The Indian government defines extradition as the “process by which one state upon the request of another surrenders to the latter a person found within its jurisdiction for trial and punishment or, if he has been already convicted, only for punishment, on account of a crime punishable by the laws of the requesting state and committed outside the territory of the requested state”.
The CBI on its web site says that extradition “owes its existence to the so-called principle of territoriality of criminal law, according to which a state will not apply its penal statutes to acts committed outside its own boundaries except where the protection of special national interests is at stake”. The process of extradition, it says, is premised on the “solidarity of nations in the repression of criminality”.
India can make an extradition request to any country. While India’s treaty partners have treaty obligations to consider India’s requests, in the absence of a treaty, it is a matter for the foreign country to consider, in accordance with its domestic laws and procedures, whether the country can agree to India’s extradition request on the basis of an assurance of reciprocity, the Ministry of External Affairs says on its web site.
- Vijay Mallya extradition case: Govt mulls new submission on suitable jail conditions
- India seeks UK cooperation in Vijay Mallya, Lalit Modi extradition
- Ahead of Vijay Mallya case, UK rejects two other Indian extradition requests
- Loan default case: UK authorities arrest Vijay Mallya again, release on £6,50K bail
- Vijay Mallya granted bail after arrest: All you need to know about the case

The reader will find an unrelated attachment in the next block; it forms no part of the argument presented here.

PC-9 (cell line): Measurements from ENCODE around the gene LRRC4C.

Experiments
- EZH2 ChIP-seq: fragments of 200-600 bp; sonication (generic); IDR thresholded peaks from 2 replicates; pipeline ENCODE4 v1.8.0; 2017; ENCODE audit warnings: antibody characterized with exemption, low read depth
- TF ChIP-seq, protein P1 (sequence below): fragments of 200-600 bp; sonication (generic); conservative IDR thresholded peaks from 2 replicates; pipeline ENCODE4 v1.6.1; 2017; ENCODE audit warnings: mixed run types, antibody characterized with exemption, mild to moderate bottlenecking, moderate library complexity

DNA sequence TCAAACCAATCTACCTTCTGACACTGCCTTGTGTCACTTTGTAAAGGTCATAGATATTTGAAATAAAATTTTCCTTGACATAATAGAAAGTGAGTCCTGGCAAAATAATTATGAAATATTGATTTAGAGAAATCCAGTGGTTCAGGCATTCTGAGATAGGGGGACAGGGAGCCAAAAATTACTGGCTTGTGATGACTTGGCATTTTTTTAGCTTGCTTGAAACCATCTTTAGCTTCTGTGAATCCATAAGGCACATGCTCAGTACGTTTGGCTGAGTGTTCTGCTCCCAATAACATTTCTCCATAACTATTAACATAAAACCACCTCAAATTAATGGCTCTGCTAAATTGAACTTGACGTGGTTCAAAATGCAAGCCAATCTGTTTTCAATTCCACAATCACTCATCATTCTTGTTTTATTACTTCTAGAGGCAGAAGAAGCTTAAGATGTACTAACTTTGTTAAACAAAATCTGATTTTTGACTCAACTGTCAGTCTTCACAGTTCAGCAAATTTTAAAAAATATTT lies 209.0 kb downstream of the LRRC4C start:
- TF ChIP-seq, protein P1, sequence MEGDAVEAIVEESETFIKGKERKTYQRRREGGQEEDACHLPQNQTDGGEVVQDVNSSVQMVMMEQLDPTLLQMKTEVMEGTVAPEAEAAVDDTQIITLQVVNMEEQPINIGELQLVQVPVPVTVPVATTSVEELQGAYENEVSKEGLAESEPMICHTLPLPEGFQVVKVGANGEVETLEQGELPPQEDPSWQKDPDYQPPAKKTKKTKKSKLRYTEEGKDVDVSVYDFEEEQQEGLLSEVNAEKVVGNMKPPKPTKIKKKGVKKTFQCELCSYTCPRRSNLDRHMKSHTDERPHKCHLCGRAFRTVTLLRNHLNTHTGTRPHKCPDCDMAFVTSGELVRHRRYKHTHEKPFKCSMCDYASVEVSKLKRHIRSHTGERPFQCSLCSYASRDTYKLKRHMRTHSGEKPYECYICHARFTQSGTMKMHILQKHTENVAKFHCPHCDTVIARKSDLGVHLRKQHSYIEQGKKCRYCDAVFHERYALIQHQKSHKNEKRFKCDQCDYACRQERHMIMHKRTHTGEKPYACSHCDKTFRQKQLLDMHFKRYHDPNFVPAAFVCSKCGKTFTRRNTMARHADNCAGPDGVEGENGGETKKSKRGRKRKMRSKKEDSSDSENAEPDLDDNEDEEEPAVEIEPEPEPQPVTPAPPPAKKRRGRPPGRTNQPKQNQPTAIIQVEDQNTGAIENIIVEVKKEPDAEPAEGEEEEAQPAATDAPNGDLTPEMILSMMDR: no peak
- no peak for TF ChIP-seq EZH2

- Vijay Mallya to appear in court for hearing in extradition case
Just as India can request any country for an extradition, any country can make a similar extradition request to India. The legal basis for extradition with states with whom India does not have an extradition treaty — described as “non-Treaty States” — is provided by Section 3(4) of the Indian Extradition Act, 1962.
India currently has extradition treaties with 39 countries. The UK is among them. The oldest treaty is, interestingly, with Chile, with which the government of British India entered into an agreement back in 1897. The first extradition treaty signed by independent India was with Belgium in 1958, followed by Nepal in 1963. Besides extradition treaties, India also has extradition arrangements with 10 countries.
Unlike deportation, extradition is a judicial process. According to the CBI web site, a request to extradite an accused/fugitive can be initiated after a chargesheet has been filed before an appropriate court and the court has sought the presence of the accused/fugitive to face trial in the case. All extradition requests must be supported by documents and information as per the provisions of the extradition treaty.